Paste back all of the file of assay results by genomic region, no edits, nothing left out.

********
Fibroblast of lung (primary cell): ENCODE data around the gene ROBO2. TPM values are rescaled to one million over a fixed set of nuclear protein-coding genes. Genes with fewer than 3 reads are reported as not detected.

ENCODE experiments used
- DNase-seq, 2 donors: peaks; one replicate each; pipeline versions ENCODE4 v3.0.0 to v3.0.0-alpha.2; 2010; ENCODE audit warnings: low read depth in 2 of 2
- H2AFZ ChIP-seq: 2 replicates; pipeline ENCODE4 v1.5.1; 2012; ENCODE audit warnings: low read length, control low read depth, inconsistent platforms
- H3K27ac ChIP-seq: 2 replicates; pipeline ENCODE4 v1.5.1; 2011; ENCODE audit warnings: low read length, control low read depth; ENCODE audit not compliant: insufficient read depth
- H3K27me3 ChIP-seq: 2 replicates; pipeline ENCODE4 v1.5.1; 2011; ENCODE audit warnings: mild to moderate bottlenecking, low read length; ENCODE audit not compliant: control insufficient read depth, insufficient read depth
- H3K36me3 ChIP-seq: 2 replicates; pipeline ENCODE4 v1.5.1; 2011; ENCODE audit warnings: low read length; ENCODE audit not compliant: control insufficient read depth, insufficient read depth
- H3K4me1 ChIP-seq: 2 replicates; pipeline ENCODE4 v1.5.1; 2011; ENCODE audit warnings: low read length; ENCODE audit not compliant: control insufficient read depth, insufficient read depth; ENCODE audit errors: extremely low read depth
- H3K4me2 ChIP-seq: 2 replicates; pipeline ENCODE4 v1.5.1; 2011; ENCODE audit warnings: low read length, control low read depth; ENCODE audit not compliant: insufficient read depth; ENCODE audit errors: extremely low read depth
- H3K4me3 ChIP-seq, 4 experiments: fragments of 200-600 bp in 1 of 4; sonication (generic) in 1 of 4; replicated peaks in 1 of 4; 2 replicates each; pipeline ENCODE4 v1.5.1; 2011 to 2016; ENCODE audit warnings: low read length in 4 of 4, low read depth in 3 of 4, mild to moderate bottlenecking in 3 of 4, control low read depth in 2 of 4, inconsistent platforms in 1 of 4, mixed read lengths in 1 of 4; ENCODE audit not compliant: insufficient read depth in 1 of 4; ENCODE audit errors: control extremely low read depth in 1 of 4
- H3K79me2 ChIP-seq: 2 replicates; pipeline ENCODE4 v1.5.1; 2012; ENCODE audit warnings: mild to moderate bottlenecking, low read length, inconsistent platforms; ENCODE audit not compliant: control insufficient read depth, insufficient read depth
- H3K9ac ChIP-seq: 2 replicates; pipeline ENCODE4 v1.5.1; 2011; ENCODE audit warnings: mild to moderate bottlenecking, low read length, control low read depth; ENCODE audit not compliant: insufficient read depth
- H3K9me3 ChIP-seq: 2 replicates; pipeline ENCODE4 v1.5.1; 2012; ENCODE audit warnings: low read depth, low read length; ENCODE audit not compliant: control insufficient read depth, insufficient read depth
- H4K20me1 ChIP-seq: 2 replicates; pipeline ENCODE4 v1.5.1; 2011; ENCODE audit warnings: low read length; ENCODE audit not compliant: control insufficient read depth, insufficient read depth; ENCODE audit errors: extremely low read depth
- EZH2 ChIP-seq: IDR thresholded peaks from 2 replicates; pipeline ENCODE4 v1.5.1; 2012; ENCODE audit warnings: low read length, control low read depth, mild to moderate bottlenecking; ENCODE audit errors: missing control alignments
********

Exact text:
Fibroblast of lung (primary cell): ENCODE data around the gene ROBO2. TPM values are rescaled to one million over a fixed set of nuclear protein-coding genes. Genes with fewer than 3 reads are reported as not detected.

ENCODE experiments used
- DNase-seq, 2 donors: peaks; one replicate each; pipeline versions ENCODE4 v3.0.0 to v3.0.0-alpha.2; 2010; ENCODE audit warnings: low read depth in 2 of 2
- H2AFZ ChIP-seq: 2 replicates; pipeline ENCODE4 v1.5.1; 2012; ENCODE audit warnings: low read length, control low read depth, inconsistent platforms
- H3K27ac ChIP-seq: 2 replicates; pipeline ENCODE4 v1.5.1; 2011; ENCODE audit warnings: low read length, control low read depth; ENCODE audit not compliant: insufficient read depth
- H3K27me3 ChIP-seq: 2 replicates; pipeline ENCODE4 v1.5.1; 2011; ENCODE audit warnings: mild to moderate bottlenecking, low read length; ENCODE audit not compliant: control insufficient read depth, insufficient read depth
- H3K36me3 ChIP-seq: 2 replicates; pipeline ENCODE4 v1.5.1; 2011; ENCODE audit warnings: low read length; ENCODE audit not compliant: control insufficient read depth, insufficient read depth
- H3K4me1 ChIP-seq: 2 replicates; pipeline ENCODE4 v1.5.1; 2011; ENCODE audit warnings: low read length; ENCODE audit not compliant: control insufficient read depth, insufficient read depth; ENCODE audit errors: extremely low read depth
- H3K4me2 ChIP-seq: 2 replicates; pipeline ENCODE4 v1.5.1; 2011; ENCODE audit warnings: low read length, control low read depth; ENCODE audit not compliant: insufficient read depth; ENCODE audit errors: extremely low read depth
- H3K4me3 ChIP-seq, 4 experiments: fragments of 200-600 bp in 1 of 4; sonication (generic) in 1 of 4; replicated peaks in 1 of 4; 2 replicates each; pipeline ENCODE4 v1.5.1; 2011 to 2016; ENCODE audit warnings: low read length in 4 of 4, low read depth in 3 of 4, mild to moderate bottlenecking in 3 of 4, control low read depth in 2 of 4, inconsistent platforms in 1 of 4, mixed read lengths in 1 of 4; ENCODE audit not compliant: insufficient read depth in 1 of 4; ENCODE audit errors: control extremely low read depth in 1 of 4
- H3K79me2 ChIP-seq: 2 replicates; pipeline ENCODE4 v1.5.1; 2012; ENCODE audit warnings: mild to moderate bottlenecking, low read length, inconsistent platforms; ENCODE audit not compliant: control insufficient read depth, insufficient read depth
- H3K9ac ChIP-seq: 2 replicates; pipeline ENCODE4 v1.5.1; 2011; ENCODE audit warnings: mild to moderate bottlenecking, low read length, control low read depth; ENCODE audit not compliant: insufficient read depth
- H3K9me3 ChIP-seq: 2 replicates; pipeline ENCODE4 v1.5.1; 2012; ENCODE audit warnings: low read depth, low read length; ENCODE audit not compliant: control insufficient read depth, insufficient read depth
- H4K20me1 ChIP-seq: 2 replicates; pipeline ENCODE4 v1.5.1; 2011; ENCODE audit warnings: low read length; ENCODE audit not compliant: control insufficient read depth, insufficient read depth; ENCODE audit errors: extremely low read depth
- EZH2 ChIP-seq: IDR thresholded peaks from 2 replicates; pipeline ENCODE4 v1.5.1; 2012; ENCODE audit warnings: low read length, control low read depth, mild to moderate bottlenecking; ENCODE audit errors: missing control alignments